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GENETIC DIVERSITY AND MULTIPLE INFECTIONS OF PLASMODIUM VIVAX MALARIA IN WESTERN THAILAND

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  • 1 Department of Entomology, Pennsylvania State University, University Park, Pennsylvania; Department of Entomology, Armed Forces Research Institute of Medical Science–United States Army Military Component, Bangkok, Thailand; Department of Biologic Sciences, State University of New York at Buffalo, Buffalo, New York

Using two polymorphic genetic markers, the merozoite surface protein-3α (MSP-3α) and the circumsporozoite protein (CSP), we investigated the population diversity of Plasmodium vivax in Mae Sod, Thailand from April 2000 through June 2001. Genotyping the parasites isolated from 90 malaria patients attending two local clinics for the dimorphic CSP gene revealed that the majority of the parasites (77%) were the VK210 type. Genotyping the MSP3-α gene indicated that P. vivax populations exhibited an equally high level of polymorphism as those from Papua New Guinea, a hyperendemic region. Based on the length of polymerase chain reaction products, three major types of the MSP-3α locus were distinguished, with frequencies of 74.8%, 18.7%, and 6.5%, respectively. The 13 alleles distinguished by restriction fragment length polymorphism analysis did not show a significant seasonal variation in frequency. Genotyping the MSP-3α and CSP genes showed that 19.3% and 25.6% of the patients had multiple infections, respectively, and the combined rate was 35.6%. Comparisons of MSP-3α sequences from nine clones further confirmed the high level of genetic diversity of the parasite and also suggested that geographic isolation may exist. These results strongly indicate that P. vivax populations are highly diverse and multiple clonal infections are common in this malaria-hypoendemic region of Thailand.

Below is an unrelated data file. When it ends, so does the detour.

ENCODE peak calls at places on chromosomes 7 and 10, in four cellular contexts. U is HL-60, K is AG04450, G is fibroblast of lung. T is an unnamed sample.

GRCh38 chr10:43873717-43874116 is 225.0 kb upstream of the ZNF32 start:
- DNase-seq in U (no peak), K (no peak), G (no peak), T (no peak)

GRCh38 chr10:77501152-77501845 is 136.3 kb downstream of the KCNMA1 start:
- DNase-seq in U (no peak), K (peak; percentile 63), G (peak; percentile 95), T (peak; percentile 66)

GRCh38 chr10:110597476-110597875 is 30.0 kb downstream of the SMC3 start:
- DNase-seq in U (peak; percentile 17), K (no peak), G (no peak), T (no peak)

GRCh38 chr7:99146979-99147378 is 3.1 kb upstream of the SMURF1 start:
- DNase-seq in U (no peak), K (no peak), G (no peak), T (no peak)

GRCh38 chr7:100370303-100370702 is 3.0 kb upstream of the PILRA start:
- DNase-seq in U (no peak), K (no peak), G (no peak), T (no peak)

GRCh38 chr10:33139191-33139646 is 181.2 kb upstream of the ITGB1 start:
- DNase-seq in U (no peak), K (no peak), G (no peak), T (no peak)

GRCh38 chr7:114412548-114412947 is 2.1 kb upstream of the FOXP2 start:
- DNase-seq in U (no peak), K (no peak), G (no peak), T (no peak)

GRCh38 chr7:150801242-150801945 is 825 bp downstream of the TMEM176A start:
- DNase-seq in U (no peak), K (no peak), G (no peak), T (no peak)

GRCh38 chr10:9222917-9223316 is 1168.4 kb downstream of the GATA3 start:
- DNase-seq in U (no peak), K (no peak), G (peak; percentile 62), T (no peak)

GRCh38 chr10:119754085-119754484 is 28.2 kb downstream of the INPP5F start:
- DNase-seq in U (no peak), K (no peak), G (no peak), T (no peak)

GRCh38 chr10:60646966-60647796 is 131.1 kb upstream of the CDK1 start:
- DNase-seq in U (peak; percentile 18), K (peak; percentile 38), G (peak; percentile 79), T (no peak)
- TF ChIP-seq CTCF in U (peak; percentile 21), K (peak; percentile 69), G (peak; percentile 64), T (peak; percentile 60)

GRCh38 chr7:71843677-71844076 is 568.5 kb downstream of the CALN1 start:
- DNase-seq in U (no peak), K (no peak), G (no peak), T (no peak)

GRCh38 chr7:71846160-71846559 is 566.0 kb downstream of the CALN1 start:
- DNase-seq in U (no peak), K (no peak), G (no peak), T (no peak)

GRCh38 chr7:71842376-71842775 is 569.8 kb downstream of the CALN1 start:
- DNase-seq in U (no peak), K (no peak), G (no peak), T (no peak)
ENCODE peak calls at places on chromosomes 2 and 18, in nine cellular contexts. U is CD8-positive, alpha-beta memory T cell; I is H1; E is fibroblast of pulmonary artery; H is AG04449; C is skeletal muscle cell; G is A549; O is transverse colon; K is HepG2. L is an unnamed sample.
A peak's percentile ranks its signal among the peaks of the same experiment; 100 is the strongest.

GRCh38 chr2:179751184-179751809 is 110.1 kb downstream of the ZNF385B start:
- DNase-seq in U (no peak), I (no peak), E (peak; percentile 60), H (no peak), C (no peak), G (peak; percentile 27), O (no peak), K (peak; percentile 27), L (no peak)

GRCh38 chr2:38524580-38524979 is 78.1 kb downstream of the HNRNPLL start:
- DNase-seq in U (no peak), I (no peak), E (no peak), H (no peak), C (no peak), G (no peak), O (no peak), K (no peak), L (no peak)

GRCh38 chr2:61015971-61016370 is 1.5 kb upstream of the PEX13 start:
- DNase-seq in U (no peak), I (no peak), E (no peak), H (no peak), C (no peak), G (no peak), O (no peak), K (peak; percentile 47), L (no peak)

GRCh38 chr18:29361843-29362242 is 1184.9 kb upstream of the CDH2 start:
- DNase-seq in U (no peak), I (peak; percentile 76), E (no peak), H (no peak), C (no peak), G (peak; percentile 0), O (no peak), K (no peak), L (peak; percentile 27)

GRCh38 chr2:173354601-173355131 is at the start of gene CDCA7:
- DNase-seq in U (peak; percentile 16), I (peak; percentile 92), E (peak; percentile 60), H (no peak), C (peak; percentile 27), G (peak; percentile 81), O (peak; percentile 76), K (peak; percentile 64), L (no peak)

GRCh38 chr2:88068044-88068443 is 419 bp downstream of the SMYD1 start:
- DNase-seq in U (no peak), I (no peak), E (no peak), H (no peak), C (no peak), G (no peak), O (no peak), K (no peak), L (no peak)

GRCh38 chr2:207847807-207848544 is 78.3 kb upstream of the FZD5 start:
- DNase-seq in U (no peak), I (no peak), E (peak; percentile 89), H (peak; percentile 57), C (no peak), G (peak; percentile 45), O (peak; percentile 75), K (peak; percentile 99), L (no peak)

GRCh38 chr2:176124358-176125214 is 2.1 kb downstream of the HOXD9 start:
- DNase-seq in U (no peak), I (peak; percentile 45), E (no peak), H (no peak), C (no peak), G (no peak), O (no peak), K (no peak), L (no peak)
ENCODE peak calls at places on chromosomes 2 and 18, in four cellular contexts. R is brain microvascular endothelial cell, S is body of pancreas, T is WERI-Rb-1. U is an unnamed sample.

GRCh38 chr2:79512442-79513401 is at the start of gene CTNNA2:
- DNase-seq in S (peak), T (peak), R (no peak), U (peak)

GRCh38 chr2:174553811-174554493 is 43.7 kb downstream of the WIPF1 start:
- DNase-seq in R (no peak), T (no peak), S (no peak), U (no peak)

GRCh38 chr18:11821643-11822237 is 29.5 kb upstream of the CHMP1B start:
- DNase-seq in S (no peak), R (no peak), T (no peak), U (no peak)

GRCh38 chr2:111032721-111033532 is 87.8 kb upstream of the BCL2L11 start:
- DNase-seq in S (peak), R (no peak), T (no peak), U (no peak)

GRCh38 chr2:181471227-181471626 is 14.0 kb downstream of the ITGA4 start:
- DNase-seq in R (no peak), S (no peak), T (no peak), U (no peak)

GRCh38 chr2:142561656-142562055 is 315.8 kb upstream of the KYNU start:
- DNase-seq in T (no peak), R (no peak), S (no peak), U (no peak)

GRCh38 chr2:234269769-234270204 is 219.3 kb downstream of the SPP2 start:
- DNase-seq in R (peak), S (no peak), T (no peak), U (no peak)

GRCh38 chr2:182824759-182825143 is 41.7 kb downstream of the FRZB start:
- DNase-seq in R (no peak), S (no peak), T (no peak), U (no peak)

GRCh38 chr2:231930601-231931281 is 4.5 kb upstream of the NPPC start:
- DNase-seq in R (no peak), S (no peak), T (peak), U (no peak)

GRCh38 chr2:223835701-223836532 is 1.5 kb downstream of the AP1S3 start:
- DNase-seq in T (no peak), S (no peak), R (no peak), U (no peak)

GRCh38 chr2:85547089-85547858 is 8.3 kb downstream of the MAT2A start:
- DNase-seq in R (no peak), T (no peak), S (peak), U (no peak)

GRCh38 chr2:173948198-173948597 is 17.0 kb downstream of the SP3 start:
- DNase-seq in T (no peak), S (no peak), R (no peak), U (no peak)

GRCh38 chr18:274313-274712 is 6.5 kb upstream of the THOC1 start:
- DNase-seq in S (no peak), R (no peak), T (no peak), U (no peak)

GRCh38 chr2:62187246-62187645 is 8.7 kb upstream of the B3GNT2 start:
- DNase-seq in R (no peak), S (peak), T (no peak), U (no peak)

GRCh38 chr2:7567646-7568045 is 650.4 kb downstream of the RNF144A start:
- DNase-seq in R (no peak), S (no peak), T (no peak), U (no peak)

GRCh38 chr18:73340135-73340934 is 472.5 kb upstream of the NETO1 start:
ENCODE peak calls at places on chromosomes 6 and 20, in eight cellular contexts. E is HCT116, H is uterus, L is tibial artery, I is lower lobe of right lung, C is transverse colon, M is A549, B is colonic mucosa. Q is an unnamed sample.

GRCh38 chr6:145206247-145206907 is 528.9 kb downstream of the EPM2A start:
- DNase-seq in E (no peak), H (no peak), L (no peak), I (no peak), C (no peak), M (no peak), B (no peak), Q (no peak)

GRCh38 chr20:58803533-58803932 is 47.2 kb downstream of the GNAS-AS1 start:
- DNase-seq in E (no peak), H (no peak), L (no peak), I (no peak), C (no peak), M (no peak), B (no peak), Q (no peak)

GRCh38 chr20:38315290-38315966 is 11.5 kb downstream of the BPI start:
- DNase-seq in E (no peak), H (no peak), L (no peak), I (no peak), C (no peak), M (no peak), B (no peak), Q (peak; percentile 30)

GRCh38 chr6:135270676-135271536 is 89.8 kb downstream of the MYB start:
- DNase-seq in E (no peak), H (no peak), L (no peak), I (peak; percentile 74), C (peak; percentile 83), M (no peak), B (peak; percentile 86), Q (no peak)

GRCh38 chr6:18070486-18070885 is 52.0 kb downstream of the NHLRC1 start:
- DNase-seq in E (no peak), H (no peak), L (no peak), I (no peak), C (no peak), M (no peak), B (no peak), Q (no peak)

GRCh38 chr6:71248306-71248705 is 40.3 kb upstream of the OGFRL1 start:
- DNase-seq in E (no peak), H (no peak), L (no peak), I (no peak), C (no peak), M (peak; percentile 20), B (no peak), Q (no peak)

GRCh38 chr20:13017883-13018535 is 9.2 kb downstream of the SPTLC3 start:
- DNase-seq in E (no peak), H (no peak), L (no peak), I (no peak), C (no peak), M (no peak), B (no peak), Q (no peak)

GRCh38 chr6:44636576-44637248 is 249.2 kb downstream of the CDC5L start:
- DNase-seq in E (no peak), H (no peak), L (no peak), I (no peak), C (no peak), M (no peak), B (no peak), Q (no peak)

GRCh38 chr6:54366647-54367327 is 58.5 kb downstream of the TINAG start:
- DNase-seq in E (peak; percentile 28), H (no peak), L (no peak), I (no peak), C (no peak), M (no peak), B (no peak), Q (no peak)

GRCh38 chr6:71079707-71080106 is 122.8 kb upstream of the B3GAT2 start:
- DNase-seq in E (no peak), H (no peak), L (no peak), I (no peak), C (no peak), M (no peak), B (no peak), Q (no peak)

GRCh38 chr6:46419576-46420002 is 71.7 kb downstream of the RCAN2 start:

Author Notes

Reprint requests: Liwang Cui, Department of Entomology, Penn-sylvania State University, 501 ASI Building, University Park, PA 16802.
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